Disc Derangements

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4.2. TMDs related to Disc Derangements
A disc derangement is defined as a displaced disc relative to the condyle and eminence of the temporal bone (5,9,12). Displacement of the disc affects the functional joint movement, can cause movement limitation and gives problems with functional jaw activities such as chewing, mouth opening, yawning, talking, smiling, singing and brushing teeth (92).
Many etiologic factors have been suggested to explain disc derangements (93-99). Direct or indirect trauma to the jaw may cause stretching, tearing, or rupture of the disc, lateral ligament, or capsule. Bruxism has been reported as a potential cause of disc derangements, since compressive overloading may alter the connective tissue of the TMJ. Morphological
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In the open mouth position, the intermediate zone of the disc may be positioned between eminence of the temporal bone and head of condyle at the mouth opening position. Due to relocation of the disc in the TMJ during the opening, it is referred as disc placement with reduction (DDwR) (9,12,83,96). During closing of the mouth, a second clicking sound may be heard, which called reciprocal click. The condyle slips posteriorly on the anteromedial displaced disc and the posterior band of the disc slips forward off the condyle. This may result in excessive loading of joint structures, causing injury and inflammation, and pain in the preauricular area. Since the retrodiscal tissue, which is richly innervated, has been stretched progressively due to the anterior disc displacement, an increasing deep stretch pain can be felt in the affected (67,94,96). It has been shown that people who had joint sounds, but do not have pain or dysfunction never progress to more severe impairments joint (9,67,93). A positive history of joint clicking, popping, snapping, palpation of a reciprocal clicks in 1 of 3 trials, and maximum assisted opening of 40 mm or greater are indicative of DDwR (9,83) (Insert…show more content…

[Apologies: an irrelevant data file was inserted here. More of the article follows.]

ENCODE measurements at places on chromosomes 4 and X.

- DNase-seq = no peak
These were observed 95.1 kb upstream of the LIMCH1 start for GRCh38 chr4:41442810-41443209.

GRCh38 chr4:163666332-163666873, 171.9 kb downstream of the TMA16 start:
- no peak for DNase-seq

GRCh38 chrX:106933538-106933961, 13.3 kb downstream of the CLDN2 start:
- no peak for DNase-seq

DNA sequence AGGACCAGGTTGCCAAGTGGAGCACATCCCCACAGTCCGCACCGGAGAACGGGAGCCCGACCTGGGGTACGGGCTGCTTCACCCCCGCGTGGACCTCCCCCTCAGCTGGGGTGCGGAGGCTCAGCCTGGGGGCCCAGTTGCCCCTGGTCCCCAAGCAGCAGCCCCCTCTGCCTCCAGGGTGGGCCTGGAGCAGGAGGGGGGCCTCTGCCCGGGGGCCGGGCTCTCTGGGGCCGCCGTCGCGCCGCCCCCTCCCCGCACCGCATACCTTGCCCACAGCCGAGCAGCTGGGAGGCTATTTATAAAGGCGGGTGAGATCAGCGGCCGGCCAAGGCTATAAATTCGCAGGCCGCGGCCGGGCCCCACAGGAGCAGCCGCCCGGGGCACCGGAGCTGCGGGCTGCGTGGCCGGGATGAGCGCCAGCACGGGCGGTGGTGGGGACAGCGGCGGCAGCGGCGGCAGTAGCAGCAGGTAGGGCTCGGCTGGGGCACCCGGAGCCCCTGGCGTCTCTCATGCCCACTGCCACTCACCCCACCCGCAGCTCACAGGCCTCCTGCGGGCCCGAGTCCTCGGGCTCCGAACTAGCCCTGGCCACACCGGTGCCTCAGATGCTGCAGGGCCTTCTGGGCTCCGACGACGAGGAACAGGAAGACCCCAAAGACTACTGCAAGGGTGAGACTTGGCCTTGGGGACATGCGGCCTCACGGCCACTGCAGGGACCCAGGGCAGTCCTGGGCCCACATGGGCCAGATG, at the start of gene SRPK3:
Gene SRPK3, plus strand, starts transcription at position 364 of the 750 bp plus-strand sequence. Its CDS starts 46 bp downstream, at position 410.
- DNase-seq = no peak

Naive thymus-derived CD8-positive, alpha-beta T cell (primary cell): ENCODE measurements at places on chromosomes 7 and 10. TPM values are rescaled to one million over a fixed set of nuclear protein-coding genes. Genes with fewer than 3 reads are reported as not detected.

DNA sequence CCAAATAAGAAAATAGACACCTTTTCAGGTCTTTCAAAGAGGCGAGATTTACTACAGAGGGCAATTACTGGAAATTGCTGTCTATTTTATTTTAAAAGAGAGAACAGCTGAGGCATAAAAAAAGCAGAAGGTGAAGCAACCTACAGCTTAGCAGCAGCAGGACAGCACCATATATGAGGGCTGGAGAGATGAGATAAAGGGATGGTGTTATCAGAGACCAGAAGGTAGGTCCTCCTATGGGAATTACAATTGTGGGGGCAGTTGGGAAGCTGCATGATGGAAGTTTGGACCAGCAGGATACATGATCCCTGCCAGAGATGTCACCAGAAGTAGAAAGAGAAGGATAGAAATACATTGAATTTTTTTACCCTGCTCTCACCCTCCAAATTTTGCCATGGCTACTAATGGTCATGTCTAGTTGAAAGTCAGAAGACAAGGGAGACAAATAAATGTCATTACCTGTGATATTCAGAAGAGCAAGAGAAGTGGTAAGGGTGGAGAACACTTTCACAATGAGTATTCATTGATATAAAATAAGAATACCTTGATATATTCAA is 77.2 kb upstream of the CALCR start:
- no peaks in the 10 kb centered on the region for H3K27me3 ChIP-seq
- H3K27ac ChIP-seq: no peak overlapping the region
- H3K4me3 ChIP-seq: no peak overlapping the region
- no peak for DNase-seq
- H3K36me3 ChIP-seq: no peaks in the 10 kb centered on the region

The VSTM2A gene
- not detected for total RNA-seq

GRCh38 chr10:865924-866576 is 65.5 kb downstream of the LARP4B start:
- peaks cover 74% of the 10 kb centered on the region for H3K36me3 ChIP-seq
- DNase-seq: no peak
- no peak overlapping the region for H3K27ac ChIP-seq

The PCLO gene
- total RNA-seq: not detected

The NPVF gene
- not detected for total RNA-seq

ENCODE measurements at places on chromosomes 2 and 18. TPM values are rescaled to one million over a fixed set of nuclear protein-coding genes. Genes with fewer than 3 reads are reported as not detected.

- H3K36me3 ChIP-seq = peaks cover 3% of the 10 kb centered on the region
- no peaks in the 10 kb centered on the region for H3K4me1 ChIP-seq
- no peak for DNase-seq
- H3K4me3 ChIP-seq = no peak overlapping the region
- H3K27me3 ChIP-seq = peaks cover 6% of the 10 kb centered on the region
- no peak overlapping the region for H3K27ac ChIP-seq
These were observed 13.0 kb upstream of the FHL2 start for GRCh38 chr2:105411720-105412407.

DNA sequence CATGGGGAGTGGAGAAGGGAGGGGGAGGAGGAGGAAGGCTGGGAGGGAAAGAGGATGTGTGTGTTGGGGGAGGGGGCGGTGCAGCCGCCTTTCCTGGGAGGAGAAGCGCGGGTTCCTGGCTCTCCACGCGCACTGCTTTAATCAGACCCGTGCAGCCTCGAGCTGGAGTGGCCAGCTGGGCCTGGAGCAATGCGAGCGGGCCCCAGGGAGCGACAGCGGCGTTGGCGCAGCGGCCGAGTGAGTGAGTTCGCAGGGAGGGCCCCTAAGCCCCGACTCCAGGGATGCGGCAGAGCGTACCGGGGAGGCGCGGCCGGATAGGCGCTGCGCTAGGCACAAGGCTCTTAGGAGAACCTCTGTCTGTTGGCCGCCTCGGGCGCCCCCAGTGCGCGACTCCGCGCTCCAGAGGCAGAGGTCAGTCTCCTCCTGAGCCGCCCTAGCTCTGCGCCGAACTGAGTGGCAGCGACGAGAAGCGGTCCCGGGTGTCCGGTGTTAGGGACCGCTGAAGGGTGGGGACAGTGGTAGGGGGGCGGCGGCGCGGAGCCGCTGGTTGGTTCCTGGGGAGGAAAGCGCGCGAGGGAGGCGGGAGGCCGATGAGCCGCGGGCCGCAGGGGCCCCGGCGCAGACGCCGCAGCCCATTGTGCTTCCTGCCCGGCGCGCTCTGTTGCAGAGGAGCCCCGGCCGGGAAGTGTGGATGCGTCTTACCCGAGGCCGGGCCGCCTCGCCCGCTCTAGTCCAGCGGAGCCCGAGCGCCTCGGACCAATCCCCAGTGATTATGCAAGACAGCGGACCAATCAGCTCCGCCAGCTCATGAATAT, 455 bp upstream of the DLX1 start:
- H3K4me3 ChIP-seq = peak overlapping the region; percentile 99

Osteoarthritis (OA) is an inflammatory condition associated with a degenerative process (99). This inflammatory condition clinically manifests as arthralgia, which is defined as pain and tenderness in the joint capsule and/or the synovial lining of the TMJ. In OA, the patient may report joint pain in the preauricular area, crepitus during jaw movements, and limited range of motion, whereas in osteoarthrosis, degenerative changes are similar with OA, but it is a noninflammatory condition (102). Degenerative changes may be unilateral or bilateral and has a strong preference for women. It is estimated that approximately 15 % of the world’s population suffer from osteoarthritis
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